Used sparingly in foliar and fertigation programs this combination considerably strengthens the silica containment and transport features of everything in the market garden, orchard, vineyard or nursery.

Homemade Fertilizers: Bone Ash & Sulfur

Phosphorus can be particularly elusive, and calcium is not far behind. But the element we really must watch — because it is the catalyst for all life chemistry — is sulfur. Depending on time and place, sulfur falls freely with the rain.

Among other elements it will be present in humates and vermiwash. Sulfur works on the edges and boundaries of things along with silicon, potassium and zinc. Life arises at these boundaries. The richer and more interactive these boundaries

are the more abundantly they give rise to life, which is where syntropy and entropy meet.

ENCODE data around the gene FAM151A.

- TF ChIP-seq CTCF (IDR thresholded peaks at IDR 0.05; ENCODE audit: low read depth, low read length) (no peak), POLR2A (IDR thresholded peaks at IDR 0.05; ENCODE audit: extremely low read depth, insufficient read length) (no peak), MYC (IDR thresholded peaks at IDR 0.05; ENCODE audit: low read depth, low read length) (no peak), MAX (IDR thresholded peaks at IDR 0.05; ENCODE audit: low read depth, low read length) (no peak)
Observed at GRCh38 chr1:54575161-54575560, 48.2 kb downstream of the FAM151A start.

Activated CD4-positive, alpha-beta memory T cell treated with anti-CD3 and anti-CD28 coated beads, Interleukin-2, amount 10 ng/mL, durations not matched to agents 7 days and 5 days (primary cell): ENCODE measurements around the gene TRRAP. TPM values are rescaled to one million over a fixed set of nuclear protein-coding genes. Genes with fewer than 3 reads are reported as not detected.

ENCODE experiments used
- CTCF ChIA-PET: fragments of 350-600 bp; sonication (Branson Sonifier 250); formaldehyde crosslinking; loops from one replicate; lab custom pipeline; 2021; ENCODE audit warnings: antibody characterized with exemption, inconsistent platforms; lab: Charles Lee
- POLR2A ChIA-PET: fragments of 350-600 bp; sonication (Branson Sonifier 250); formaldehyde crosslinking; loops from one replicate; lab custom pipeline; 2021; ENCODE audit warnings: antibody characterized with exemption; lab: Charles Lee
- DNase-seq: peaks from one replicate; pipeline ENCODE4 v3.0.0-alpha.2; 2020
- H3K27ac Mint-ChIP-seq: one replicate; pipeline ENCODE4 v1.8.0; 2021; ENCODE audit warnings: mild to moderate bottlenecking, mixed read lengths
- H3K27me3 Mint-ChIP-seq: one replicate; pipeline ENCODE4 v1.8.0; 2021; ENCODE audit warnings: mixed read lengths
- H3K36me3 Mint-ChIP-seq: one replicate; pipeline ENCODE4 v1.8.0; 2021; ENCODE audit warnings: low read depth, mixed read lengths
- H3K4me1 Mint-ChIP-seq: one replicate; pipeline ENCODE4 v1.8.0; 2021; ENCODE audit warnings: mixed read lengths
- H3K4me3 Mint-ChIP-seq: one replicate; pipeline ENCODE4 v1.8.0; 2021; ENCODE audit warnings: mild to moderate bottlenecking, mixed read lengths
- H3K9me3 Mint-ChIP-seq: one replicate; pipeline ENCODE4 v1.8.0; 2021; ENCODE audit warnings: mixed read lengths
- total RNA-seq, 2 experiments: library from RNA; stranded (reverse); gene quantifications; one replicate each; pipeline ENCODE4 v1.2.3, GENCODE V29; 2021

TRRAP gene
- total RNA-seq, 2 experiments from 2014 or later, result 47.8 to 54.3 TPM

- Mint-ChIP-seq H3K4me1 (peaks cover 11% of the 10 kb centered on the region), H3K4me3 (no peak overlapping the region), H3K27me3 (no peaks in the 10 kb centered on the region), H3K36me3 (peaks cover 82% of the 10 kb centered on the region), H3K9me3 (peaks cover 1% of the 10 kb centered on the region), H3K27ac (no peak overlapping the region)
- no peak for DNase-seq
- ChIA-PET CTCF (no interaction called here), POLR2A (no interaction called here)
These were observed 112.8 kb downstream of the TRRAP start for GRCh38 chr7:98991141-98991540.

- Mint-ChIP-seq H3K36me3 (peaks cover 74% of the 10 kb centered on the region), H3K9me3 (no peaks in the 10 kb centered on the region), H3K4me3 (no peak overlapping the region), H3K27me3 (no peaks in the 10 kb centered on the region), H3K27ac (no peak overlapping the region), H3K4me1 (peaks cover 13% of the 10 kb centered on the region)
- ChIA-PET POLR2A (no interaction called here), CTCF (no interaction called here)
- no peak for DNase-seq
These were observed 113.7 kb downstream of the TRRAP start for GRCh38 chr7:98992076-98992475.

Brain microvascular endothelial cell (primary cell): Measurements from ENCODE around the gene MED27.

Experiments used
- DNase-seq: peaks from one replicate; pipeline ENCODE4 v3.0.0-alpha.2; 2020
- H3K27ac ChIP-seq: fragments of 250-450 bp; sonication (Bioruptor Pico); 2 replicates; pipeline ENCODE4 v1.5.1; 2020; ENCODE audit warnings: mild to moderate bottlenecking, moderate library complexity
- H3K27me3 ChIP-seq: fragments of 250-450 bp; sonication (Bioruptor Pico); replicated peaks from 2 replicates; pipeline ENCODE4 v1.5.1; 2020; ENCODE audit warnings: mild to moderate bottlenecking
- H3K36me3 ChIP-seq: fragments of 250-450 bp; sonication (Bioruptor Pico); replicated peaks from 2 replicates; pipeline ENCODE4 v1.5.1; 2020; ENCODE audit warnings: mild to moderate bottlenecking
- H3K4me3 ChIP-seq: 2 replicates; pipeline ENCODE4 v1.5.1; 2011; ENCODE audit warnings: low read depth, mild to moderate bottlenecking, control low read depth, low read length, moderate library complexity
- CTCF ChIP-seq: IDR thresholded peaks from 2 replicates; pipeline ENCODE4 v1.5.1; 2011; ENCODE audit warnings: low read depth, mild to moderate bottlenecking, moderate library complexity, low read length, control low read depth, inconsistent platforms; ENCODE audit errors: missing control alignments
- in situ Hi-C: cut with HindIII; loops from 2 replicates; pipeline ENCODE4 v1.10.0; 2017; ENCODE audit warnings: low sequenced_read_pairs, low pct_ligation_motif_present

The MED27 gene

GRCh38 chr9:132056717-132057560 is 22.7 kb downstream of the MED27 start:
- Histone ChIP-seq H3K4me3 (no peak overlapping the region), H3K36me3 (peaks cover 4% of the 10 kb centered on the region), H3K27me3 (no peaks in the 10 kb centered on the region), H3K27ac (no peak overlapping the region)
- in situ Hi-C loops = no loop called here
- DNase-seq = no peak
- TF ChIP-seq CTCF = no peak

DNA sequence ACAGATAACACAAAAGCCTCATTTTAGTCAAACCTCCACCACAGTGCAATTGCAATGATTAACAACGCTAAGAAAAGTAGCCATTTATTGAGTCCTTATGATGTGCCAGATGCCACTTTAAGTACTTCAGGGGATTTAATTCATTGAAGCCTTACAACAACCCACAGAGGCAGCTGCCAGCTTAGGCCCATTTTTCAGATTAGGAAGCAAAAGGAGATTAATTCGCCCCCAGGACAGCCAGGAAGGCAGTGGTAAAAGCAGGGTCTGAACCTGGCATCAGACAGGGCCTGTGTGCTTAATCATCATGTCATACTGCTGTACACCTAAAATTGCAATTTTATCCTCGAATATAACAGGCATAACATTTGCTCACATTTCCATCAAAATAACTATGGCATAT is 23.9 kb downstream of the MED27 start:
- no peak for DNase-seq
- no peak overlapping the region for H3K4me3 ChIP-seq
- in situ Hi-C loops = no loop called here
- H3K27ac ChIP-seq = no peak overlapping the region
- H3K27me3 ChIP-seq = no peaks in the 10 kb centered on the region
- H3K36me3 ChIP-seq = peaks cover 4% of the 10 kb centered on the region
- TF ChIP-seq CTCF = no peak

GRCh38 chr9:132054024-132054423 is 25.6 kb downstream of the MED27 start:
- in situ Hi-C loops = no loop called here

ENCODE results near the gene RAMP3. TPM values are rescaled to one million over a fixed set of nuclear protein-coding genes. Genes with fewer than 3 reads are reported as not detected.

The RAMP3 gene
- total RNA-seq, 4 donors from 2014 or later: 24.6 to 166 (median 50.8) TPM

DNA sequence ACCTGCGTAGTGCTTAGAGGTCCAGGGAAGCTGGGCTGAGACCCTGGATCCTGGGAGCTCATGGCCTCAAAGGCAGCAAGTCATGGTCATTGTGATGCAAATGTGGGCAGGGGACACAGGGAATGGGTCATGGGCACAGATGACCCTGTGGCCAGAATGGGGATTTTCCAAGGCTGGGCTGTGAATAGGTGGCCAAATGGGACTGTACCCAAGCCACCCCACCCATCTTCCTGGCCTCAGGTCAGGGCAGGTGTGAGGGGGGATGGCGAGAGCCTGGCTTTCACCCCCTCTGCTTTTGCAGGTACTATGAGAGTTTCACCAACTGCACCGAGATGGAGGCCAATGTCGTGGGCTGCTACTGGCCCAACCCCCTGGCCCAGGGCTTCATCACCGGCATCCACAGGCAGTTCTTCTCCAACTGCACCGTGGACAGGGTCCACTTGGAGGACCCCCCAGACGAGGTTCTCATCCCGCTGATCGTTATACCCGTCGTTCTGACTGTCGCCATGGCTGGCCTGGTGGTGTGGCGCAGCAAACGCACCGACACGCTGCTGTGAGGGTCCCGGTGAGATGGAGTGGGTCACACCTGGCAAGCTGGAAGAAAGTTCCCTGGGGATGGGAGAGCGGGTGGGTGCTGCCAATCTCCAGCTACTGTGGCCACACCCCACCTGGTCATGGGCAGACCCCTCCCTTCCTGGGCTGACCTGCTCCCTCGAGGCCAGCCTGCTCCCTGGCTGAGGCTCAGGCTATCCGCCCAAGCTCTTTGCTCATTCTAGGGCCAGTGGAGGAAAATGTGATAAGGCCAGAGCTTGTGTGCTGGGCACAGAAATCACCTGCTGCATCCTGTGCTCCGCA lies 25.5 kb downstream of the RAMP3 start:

Syntropy is where available energy accumulates instead of dispersing as occurs with entropy. For more than a century it was fashionable to assert that all heat-driven systems invariably ran down, and entropy was enshrined as universal in what was called “The Second Law of Thermodynamics.” However, living organisms quite obviously both accumulate and disperse available energy.

Thus they can concentrate a stream of order on themselves and grow, as well as running down as may be the case. Depending on the location and condition of the soil, sulfur applications (usually as gypsum, aka plaster, where available) deserve careful consideration.

Manures and certain vegetative plants, such as most legumes, may supply the sulfur needed to enliven the silica/phosphorus/sulfur/calcium spectrum in the soil. When all its components are working harmoniously this spectrum is like a bridge that sets the stage for natural nitrogen fixation to build to levels sufficient for high-production agriculture.